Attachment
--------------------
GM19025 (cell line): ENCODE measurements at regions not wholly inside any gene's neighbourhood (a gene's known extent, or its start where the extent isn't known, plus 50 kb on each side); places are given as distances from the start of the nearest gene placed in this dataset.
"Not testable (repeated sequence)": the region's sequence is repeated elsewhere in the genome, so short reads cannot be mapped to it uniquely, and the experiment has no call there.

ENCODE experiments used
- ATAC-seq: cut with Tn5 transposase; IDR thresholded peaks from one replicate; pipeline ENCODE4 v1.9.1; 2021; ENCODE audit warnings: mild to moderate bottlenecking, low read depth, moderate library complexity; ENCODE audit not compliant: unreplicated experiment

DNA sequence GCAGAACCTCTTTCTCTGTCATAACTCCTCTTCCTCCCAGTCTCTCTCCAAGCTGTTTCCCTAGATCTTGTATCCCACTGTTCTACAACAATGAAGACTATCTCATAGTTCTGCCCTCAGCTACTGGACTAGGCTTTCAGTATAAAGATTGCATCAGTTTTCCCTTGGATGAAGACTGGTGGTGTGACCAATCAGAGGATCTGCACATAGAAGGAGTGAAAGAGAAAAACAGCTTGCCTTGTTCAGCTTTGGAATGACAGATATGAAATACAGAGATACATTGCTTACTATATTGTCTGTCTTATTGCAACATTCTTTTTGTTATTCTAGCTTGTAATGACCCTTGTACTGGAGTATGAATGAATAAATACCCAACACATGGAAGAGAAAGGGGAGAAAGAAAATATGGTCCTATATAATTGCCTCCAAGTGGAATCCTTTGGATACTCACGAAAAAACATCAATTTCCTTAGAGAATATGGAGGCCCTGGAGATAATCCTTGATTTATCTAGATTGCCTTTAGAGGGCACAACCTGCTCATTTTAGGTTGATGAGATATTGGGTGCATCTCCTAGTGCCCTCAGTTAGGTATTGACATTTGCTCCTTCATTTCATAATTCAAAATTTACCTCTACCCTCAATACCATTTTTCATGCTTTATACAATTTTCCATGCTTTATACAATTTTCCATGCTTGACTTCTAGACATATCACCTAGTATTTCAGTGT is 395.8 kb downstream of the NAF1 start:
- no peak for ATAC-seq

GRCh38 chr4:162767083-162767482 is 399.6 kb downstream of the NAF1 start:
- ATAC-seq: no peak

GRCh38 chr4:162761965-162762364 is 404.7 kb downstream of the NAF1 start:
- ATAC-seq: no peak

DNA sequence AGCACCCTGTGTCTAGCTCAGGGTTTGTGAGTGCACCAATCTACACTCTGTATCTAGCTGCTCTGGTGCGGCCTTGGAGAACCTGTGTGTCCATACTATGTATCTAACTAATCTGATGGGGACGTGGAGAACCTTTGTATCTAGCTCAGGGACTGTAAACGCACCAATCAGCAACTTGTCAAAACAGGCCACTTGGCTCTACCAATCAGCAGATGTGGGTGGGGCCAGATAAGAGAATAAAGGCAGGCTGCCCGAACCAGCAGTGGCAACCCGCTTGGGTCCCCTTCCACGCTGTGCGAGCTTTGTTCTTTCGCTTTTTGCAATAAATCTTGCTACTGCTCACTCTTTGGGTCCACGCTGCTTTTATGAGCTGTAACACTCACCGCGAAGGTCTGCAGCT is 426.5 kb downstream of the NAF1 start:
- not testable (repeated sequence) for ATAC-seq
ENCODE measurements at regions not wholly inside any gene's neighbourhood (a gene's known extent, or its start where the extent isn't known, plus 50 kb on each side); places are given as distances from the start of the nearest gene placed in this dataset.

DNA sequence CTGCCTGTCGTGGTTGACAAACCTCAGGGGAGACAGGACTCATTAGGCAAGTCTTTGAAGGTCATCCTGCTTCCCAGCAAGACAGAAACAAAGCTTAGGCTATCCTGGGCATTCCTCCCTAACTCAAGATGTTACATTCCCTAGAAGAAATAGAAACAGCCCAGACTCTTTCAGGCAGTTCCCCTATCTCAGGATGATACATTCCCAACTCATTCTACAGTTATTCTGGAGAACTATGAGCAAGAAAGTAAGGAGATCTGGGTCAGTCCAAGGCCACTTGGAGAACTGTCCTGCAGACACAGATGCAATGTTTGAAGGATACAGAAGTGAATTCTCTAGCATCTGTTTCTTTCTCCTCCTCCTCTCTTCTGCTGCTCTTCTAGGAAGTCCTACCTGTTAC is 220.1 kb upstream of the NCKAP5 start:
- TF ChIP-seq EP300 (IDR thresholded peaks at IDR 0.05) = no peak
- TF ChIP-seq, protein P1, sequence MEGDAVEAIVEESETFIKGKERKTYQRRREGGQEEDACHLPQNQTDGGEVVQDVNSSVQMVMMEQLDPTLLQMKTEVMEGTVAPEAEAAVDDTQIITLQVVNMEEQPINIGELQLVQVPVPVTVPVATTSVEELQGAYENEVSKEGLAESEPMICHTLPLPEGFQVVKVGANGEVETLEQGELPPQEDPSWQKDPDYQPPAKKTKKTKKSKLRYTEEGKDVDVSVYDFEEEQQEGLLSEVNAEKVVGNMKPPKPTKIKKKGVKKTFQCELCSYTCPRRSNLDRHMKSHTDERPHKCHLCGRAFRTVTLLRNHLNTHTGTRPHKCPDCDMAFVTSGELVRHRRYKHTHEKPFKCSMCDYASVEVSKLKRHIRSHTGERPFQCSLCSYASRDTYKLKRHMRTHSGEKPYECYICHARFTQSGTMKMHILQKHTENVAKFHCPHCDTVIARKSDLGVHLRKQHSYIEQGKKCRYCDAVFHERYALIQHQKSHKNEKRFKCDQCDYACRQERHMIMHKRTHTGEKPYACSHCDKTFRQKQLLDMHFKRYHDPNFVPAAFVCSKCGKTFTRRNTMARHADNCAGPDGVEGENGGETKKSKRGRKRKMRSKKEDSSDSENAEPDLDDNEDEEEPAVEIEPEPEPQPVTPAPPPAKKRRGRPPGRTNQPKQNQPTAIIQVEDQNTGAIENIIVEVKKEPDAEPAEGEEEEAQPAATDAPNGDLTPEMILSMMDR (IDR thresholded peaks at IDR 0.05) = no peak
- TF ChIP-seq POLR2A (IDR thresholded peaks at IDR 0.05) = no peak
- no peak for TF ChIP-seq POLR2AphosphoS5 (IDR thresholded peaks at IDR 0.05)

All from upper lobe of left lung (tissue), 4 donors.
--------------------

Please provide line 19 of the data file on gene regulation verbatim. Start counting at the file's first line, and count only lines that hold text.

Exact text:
All from upper lobe of left lung (tissue), 4 donors.